My point is, Harry becomes this unusually selfless and caring person, this person with such an enormous capacity to love others and put their needs above his own, as a product of his childhood spent in the cold, harsh household of the Dursleys. Had he not gone through the trauma of that experience, would he really be the person so worthy of taking Voldemort down time and again?

I'm not so sure. After all, look at the people who would have been around to influence him in that alternative, early life. James Potter was no saint as a child and young man. In fact, we learn in Book Six that Harry's father was a somewhat foppish, arrogant bully while at Hogwarts and that his godfather, Sirius, was a vain, idle young man who looked upon the world with a boredom verging on complete dismissal of those around him, but for his chosen few.

Would Lily, Harry's mother, whose virtue is never really questioned, have been able to exert sufficient influence on Harry to stop him from becoming as aggressive and self-centred a young man as his father once was?

I doubt it.

So we end up with J.K.'s ultimate irony: Voldemort did more than mark Harry as his equal when he murdered James and Lily and left the lightning scar on baby Harry's forehead; the Dark Lord created the circumstances that would ensure Harry gained the very qualities (selflessness and a great capacity for love and self-sacrifice) that would make Harry worthy of overcoming the challenges that his difficult life would present him and ultimately defeating the Dark Lord.

Tuesday, April 3, 2012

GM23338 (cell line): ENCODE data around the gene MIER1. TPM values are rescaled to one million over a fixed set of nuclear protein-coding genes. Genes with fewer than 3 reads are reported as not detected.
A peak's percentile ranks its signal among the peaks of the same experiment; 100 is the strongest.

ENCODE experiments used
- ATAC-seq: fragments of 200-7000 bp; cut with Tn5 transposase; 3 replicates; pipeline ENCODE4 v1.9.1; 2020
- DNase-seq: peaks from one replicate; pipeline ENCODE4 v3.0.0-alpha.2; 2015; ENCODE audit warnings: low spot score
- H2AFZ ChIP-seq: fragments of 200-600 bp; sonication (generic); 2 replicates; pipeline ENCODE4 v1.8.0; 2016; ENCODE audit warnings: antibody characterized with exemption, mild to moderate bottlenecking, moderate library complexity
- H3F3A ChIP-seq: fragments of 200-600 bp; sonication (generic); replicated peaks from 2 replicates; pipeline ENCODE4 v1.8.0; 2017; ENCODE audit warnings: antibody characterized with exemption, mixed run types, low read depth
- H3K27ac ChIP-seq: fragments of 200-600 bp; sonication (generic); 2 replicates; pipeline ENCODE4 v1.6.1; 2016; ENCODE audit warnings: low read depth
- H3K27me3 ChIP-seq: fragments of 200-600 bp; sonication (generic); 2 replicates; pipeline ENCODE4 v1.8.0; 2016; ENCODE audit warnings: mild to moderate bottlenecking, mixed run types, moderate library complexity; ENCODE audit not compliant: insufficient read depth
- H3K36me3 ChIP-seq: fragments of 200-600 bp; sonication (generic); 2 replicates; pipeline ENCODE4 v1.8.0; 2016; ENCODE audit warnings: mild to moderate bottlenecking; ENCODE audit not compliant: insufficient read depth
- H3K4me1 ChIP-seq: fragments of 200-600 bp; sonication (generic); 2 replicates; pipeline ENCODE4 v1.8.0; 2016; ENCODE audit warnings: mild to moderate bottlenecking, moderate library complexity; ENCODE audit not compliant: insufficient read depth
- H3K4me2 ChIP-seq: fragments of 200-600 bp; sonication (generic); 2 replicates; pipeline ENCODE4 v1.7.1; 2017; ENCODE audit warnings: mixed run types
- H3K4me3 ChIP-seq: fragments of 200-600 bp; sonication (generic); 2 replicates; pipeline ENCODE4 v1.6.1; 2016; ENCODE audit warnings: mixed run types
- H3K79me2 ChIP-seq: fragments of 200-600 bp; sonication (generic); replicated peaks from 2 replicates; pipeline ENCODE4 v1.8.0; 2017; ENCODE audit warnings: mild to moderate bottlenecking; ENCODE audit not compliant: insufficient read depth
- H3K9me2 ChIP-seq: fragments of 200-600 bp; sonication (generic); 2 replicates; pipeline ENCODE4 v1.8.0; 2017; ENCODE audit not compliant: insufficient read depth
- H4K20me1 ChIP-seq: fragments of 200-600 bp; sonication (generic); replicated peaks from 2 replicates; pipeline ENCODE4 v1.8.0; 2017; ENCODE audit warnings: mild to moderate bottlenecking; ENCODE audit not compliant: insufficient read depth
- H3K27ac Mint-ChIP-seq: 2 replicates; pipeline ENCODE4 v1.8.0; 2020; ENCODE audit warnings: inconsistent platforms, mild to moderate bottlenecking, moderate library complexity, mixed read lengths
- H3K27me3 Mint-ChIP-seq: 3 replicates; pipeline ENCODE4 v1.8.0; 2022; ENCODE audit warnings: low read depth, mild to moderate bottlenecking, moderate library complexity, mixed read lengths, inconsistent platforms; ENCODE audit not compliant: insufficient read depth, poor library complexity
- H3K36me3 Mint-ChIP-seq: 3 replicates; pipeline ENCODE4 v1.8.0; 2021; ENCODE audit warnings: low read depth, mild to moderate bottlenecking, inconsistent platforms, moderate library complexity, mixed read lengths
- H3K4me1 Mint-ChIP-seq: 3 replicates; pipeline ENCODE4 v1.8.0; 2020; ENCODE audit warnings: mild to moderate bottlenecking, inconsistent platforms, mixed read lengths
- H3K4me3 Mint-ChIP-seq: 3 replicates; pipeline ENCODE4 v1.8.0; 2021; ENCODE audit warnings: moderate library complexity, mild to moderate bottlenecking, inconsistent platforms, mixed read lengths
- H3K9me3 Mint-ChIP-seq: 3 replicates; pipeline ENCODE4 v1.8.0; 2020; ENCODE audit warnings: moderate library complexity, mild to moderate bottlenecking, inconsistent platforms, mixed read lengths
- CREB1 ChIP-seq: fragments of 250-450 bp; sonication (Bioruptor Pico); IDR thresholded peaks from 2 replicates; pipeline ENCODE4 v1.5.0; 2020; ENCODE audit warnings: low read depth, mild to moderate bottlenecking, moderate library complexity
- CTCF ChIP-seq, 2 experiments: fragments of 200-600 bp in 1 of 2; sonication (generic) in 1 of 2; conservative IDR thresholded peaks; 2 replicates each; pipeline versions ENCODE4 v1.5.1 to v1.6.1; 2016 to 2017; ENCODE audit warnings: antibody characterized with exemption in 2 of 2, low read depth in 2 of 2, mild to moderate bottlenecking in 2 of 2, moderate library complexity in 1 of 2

Hunger Games author could have learned a few things from J.K.

Sorry. I've been away for a while. Not physically away but psychically lost in the world of Suzanne Collins' The Hunger Games trilogy. With all the hype, I thought I better read these books.

I was blown away by the first two-thirds of the first novel, The Hunger Games: it was beautifully written and so intense! But since then, down hill in my opinion. The last third of the first novel and the entire second book were both siginificant disappointments.

The third book, Mockingjay, is better so far but I haven't finished it. Maybe I'll report on my final thoughts later.

Why do I write about this in a blog dedicated to Harry Potter? Because my disappointment in the Collins novels has highlighted for me yet another aspect of J.K. Rowling's art that continues to impress me.

One of the great weaknesses, I think, of The Hunger Games trilogy is that, even as she attempts to deal with more complex, more complicated themes in the second and third books, Collins fails to elevate the sophistication of her writing and narrative approach.

The first book in the series offers a simple, straight-line plot with simple themes and few significant characters. It's perfect for the young adult audience for whom she writes.

In the second book, however, she introduces significantly more characters, a more complex plot and a series of more challenging concepts, yet tries to keep the writing at the same level. It just doesn't work.

The third book is somewhat better becuase, while she doesn't elevate her writing at all, she does simplify the plot and the number of characters somewhat: the focus is back on Katniss and the central enemy she faces, President Snow. Any more-challenging themes are reduced to the background.

Rowling, on the other hand, allowed her writing style to mature along with her target audience, matching the increasing complexity of the characters, plots and themes of each novel. While the first book in the series is a children's book with a simple plot, clear themes and a select group of central characters, the seventh book is a fully adult novel, perfectly matched with the complex plot and characters, the mature themes she explores.

I have to admit, the first 150 or so pages of The Hunger Games is as good as anything I've read, including Rowling's books, but Collins doesn't seem able to sustain that greatness. She tries to tackle more complex plots, characters and themes but she can't break out of her simple, young adult approach to the writing.